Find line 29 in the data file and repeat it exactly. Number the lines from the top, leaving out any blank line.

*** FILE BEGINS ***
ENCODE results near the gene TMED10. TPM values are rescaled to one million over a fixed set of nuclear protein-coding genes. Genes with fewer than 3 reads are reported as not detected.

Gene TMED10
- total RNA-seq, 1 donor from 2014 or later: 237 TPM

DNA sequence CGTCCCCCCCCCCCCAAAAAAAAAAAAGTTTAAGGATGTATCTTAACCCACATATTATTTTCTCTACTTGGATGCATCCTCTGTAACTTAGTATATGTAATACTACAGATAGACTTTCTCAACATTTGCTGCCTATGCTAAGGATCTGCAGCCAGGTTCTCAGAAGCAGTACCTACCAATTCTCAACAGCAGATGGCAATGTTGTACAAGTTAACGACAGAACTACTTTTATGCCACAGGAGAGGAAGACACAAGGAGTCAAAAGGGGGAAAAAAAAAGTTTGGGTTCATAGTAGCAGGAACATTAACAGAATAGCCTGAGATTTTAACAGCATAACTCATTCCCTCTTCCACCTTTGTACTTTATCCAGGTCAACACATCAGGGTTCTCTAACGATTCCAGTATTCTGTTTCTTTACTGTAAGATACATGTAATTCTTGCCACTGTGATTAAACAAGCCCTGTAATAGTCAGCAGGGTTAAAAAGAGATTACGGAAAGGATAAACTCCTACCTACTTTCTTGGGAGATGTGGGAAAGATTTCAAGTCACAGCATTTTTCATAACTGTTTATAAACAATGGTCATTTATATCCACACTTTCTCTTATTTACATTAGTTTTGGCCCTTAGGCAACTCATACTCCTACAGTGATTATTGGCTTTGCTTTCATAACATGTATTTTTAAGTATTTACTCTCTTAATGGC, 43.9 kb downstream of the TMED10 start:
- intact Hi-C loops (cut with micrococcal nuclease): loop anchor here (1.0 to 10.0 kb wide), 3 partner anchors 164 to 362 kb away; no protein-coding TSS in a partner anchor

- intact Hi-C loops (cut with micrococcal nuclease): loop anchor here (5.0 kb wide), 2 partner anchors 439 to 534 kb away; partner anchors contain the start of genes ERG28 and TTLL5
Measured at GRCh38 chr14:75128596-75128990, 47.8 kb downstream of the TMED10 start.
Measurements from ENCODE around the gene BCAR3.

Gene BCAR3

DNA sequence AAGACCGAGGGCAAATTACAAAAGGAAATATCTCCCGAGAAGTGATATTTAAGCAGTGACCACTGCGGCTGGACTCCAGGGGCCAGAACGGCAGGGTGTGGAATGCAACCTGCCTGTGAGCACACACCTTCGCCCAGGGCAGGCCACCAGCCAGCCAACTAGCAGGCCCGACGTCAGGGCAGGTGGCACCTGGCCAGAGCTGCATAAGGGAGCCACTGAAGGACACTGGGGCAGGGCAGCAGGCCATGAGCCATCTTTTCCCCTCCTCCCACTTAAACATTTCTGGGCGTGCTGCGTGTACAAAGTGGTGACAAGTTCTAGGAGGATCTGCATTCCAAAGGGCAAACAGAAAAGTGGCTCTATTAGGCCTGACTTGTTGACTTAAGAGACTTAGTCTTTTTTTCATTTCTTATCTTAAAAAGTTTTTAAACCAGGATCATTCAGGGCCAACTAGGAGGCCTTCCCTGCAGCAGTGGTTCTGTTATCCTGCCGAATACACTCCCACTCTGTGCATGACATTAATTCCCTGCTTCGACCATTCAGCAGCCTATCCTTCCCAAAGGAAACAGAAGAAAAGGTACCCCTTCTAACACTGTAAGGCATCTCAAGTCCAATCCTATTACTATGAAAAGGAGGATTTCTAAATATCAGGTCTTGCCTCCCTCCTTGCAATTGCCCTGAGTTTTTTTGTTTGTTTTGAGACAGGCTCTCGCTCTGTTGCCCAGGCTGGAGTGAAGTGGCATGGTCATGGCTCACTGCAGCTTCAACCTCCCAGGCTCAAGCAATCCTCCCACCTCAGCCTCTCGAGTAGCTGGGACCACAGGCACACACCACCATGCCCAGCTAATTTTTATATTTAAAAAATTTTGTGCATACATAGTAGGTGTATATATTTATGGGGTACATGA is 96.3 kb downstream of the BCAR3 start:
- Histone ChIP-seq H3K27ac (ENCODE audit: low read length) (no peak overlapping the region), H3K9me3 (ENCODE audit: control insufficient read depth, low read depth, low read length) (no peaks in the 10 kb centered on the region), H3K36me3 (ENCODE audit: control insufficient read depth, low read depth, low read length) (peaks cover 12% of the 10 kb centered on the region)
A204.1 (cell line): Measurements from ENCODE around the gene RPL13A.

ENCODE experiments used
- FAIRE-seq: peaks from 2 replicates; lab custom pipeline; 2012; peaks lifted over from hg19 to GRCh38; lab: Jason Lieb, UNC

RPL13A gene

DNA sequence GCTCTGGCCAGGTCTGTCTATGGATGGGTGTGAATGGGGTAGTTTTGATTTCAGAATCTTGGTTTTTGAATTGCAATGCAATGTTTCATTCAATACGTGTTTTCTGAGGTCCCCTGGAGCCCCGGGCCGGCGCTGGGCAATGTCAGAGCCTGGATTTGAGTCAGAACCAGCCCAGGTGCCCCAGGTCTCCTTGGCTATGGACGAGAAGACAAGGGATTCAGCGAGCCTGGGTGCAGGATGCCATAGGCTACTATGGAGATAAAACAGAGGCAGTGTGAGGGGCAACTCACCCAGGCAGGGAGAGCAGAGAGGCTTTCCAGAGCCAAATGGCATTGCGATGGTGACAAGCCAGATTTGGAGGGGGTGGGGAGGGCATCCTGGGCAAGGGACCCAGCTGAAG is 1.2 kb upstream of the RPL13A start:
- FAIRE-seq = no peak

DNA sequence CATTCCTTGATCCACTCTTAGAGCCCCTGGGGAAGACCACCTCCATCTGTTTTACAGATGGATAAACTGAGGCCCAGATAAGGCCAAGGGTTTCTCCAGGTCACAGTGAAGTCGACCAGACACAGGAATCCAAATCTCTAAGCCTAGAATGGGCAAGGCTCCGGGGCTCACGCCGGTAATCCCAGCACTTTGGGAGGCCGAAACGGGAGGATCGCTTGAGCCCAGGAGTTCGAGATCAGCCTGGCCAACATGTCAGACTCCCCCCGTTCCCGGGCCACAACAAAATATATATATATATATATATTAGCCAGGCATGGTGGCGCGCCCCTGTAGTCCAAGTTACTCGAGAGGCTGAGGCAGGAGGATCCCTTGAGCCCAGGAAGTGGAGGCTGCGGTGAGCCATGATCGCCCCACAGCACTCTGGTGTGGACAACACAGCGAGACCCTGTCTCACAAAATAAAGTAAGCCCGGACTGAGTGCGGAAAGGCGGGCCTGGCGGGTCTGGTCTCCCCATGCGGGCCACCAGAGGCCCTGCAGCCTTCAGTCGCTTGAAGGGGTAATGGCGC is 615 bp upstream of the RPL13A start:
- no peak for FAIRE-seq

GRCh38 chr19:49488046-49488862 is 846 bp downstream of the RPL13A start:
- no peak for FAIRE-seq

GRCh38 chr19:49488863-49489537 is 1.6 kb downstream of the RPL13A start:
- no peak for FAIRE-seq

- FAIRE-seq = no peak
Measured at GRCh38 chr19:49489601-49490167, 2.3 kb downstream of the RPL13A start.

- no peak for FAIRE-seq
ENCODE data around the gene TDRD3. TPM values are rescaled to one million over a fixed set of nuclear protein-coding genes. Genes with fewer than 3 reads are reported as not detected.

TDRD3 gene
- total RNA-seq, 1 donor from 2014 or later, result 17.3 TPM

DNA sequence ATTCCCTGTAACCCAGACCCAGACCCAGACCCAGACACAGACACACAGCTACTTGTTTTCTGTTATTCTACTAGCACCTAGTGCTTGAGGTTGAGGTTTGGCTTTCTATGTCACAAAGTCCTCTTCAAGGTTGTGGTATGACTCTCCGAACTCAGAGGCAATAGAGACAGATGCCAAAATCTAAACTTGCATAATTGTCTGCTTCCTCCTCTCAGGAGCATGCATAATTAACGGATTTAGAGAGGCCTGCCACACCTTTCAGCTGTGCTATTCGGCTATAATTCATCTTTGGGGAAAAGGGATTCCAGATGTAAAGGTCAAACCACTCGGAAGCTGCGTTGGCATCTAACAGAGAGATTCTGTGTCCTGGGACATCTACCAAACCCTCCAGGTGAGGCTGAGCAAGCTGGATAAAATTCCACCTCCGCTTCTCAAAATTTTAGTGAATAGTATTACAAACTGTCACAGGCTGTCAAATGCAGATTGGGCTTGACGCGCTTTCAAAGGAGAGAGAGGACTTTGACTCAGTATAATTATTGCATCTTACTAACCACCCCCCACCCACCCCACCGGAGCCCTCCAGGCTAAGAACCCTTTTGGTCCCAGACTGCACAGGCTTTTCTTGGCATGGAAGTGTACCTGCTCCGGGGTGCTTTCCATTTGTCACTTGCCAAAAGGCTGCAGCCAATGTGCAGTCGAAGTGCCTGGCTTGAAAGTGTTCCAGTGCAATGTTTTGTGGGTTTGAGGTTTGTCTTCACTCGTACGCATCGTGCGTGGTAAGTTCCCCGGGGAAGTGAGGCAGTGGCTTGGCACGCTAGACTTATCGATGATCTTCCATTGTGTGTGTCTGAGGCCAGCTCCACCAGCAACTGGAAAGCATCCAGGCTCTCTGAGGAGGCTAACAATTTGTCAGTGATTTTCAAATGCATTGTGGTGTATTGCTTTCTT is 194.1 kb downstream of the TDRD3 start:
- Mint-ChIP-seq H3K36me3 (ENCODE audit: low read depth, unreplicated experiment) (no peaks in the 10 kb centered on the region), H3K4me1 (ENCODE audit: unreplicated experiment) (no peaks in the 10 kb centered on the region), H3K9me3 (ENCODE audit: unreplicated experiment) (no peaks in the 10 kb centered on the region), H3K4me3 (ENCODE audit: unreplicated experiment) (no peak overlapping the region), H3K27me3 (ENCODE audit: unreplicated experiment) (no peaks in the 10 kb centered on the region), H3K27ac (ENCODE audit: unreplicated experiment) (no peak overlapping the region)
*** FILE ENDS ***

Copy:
- total RNA-seq, 1 donor from 2014 or later, result 17.3 TPM